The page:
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Debounce

This example demonstrates how to debounce an input, which means checking twice in a short period of time to make sure it's definitely pressed. Without debouncing, pressing the button once can appear to the code as multiple presses. Makes use of the millis() function to keep track of the time when the button is pressed.

Hardware Required

  • Arduino Board
  • momentary button or switch
  • 10K ohm resistor
  • breadboard
  • hook-up wire

Circuit

image developed using Fritzing. For more circuit examples, see the Fritzing project page

Schematic

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Code

The code below is based on Limor Fried's version of debounce, but the logic is inverted from her example. In her example, the switch returns LOW when closed, and HIGH when open. Here, the switch returns HIGH when pressed and LOW when not pressed.

/*
 Debounce
 
 Each time the input pin goes from LOW to HIGH (e.g. because of a push-button
 press), the output pin is toggled from LOW to HIGH or HIGH to LOW.  There's
 a minimum delay between toggles to debounce the circuit (i.e. to ignore
 noise).  
 
 The circuit:
 * LED attached from pin 13 to ground
 * pushbutton attached from pin 2 to +5V
 * 10K resistor attached from pin 2 to ground
 
 * Note: On most Arduino boards, there is already an LED on the board
 connected to pin 13, so you don't need any extra components for this example.
 
 
 created 21 November 2006
 by David A. Mellis
 modified 30 Aug 2011
 by Limor Fried
 modified 28 Dec 2012
 by Mike Walters
 
 This example code is in the public domain.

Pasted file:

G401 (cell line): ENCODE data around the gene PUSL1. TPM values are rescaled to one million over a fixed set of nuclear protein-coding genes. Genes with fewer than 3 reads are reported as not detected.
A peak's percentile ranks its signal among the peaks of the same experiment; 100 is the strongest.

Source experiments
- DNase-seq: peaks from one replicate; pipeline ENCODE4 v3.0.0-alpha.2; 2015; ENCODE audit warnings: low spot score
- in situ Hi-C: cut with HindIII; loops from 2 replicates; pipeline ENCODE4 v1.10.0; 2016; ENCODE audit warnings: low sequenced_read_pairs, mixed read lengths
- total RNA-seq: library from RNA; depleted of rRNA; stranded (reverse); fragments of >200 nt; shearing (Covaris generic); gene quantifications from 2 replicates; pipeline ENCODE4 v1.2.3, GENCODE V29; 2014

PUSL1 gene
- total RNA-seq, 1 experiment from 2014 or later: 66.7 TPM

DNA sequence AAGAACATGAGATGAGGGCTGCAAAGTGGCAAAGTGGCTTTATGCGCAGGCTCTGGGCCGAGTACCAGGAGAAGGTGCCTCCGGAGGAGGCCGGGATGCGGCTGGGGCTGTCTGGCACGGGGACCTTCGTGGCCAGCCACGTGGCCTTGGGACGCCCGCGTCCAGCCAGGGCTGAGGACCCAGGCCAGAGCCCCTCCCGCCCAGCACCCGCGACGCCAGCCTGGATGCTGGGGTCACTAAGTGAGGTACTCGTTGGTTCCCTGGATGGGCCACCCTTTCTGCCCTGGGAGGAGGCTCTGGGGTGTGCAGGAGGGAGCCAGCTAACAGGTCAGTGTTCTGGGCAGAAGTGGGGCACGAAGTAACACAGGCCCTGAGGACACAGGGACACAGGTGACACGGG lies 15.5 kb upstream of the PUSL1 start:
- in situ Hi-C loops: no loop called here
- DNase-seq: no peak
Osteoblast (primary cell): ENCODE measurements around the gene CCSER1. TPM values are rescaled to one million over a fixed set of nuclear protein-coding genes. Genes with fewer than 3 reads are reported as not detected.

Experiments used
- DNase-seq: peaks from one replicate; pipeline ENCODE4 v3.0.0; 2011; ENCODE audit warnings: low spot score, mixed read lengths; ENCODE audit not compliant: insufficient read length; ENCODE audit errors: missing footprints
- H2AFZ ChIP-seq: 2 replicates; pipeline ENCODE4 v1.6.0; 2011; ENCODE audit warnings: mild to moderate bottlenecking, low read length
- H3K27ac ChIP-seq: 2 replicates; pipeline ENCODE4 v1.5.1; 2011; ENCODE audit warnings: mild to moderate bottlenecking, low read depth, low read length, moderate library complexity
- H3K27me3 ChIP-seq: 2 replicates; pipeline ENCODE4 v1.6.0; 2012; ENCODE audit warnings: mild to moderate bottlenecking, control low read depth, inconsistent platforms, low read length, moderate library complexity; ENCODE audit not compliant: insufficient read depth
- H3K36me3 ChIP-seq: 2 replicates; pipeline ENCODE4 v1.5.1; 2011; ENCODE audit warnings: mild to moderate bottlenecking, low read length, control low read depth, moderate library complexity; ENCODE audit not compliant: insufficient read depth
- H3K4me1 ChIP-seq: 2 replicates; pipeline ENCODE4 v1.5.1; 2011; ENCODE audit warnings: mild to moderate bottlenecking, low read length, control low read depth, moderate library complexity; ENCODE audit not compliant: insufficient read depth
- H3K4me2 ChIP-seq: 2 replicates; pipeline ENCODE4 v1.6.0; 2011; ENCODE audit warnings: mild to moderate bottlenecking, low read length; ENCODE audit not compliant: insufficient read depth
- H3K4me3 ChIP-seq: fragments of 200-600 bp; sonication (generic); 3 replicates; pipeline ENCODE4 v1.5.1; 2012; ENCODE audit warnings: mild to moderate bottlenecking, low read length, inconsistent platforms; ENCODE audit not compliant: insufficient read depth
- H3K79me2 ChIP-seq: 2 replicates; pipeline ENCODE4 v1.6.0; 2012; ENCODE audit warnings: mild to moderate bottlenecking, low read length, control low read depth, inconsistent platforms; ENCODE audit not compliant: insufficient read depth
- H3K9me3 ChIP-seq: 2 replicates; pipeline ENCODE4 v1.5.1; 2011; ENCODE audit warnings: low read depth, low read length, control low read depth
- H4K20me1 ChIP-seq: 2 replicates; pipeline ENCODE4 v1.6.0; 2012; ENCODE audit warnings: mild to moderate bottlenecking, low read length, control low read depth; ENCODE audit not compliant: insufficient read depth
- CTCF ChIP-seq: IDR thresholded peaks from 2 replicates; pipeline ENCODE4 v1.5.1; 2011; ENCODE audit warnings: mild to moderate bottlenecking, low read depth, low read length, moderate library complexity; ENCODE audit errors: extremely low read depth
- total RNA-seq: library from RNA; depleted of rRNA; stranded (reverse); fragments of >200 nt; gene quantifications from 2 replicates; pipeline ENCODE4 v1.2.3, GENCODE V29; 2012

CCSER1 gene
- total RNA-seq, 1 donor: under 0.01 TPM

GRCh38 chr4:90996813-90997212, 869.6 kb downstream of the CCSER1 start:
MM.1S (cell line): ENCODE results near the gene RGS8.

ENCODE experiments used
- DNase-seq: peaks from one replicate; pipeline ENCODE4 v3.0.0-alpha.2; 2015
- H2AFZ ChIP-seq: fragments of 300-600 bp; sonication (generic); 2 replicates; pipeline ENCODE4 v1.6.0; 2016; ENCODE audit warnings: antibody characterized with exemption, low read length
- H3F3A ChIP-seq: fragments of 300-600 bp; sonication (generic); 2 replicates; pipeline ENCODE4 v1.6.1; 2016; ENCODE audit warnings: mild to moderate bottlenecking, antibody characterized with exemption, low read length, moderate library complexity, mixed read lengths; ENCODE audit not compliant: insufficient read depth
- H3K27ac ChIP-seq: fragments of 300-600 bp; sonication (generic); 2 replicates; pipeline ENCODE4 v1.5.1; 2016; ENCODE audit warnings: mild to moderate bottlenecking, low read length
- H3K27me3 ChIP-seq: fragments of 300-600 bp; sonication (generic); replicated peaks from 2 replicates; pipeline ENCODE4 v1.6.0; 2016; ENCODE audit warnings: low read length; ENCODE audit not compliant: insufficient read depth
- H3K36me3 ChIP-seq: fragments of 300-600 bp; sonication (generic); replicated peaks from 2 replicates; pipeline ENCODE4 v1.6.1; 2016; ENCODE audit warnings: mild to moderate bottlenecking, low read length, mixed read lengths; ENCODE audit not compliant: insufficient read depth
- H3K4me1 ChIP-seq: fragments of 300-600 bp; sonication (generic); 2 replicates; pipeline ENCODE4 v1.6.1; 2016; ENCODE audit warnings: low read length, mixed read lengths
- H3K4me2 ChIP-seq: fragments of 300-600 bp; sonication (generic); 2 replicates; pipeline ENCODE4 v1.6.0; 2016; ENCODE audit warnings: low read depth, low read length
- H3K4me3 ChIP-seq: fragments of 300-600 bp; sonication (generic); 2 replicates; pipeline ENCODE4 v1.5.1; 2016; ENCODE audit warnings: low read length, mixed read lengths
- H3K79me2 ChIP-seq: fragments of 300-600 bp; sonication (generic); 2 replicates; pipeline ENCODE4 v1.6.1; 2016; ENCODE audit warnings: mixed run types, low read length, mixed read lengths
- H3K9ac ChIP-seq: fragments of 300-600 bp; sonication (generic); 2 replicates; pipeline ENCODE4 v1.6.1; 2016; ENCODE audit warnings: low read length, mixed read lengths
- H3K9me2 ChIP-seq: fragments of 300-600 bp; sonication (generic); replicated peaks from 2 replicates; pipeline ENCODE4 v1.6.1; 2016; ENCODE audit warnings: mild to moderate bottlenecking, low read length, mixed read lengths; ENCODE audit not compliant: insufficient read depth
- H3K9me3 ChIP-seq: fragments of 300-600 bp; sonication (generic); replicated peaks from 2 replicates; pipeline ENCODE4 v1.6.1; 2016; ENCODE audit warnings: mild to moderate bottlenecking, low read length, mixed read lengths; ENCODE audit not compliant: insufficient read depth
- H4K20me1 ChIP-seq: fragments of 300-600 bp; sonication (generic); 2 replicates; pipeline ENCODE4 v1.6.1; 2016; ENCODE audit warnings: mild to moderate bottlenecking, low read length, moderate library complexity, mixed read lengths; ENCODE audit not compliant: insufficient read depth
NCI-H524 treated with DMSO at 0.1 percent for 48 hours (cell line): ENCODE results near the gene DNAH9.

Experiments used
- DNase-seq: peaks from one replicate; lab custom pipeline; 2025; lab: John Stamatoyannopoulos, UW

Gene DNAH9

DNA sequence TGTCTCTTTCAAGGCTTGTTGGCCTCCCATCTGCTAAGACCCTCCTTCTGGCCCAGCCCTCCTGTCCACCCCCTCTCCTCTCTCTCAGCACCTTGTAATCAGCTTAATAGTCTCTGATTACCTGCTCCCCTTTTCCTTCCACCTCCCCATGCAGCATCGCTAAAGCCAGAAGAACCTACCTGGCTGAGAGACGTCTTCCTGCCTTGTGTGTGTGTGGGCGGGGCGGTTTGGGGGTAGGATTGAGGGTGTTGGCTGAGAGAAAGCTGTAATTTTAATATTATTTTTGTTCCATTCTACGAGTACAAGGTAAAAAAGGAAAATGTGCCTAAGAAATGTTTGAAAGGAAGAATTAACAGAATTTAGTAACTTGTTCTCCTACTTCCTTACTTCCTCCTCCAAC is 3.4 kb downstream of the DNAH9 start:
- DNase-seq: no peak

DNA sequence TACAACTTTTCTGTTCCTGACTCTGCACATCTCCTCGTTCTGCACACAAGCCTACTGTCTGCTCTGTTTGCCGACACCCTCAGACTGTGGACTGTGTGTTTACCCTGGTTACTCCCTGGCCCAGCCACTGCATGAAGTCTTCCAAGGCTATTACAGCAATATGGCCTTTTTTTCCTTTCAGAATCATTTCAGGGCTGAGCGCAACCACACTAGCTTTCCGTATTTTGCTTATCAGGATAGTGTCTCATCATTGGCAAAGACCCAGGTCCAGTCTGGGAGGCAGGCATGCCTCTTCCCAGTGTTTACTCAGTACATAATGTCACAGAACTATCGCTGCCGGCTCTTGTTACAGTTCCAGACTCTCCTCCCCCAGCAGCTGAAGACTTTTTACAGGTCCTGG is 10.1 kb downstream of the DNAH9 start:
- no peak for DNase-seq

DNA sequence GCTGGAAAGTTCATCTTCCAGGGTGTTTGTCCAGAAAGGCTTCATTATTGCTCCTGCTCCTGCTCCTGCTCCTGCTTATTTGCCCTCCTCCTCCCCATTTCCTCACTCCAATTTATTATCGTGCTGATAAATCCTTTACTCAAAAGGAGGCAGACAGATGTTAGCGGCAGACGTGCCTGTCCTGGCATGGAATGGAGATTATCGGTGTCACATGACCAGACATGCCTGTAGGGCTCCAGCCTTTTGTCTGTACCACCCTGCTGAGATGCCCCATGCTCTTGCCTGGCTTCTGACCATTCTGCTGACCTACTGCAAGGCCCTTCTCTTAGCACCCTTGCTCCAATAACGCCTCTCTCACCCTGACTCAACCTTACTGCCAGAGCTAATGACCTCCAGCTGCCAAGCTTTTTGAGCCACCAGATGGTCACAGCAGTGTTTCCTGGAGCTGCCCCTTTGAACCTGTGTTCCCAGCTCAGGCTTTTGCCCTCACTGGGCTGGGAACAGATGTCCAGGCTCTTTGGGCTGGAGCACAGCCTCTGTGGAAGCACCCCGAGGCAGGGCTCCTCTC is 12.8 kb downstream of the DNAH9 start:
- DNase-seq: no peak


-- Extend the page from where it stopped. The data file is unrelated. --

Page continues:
http://www.arduino.cc/en/Tutorial/Debounce
 */


// constants won't change. They're used here to
// set pin numbers:
const int buttonPin = 2;    // the number of the pushbutton pin
const int ledPin = 13;      // the number of the LED pin

// Variables will change:
int ledState = HIGH;         // the current state of the output pin
int buttonState;             // the current reading from the input pin
int lastButtonState = LOW;   // the previous reading from the input pin

// the following variables are long's because the time, measured in miliseconds,
// will quickly become a bigger number than can be stored in an int.
long lastDebounceTime = 0;  // the last time the output pin was toggled
long debounceDelay = 50;    // the debounce time; increase if the output flickers

void setup() {
  pinMode(buttonPin, INPUT);
  pinMode(ledPin, OUTPUT);

  // set initial LED state
  digitalWrite(ledPin, ledState);
}

void loop() {
  // read the state of the switch into a local variable:
  int reading = digitalRead(buttonPin);

  // check to see if you just pressed the button
  // (i.e. the input went from LOW to HIGH),  and you've waited
  // long enough since the last press to ignore any noise:  

  // If the switch changed, due to noise or pressing:
  if (reading != lastButtonState) {
    // reset the debouncing timer
    lastDebounceTime = millis();
  }
 
  if ((millis() - lastDebounceTime) > debounceDelay) {
    // whatever the reading is at, it's been there for longer
    // than the debounce delay, so take it as the actual current state:

    // if the button state has changed:
    if (reading != buttonState) {
      buttonState = reading;

      // only toggle the LED if the new button state is HIGH
      if (buttonState == HIGH) {
        ledState = !ledState;
      }
    }
  }
 
  // set the LED:
  digitalWrite(ledPin, ledState);

  // save the reading.  Next time through the loop,
  // it'll be the lastButtonState:
  lastButtonState = reading;
}

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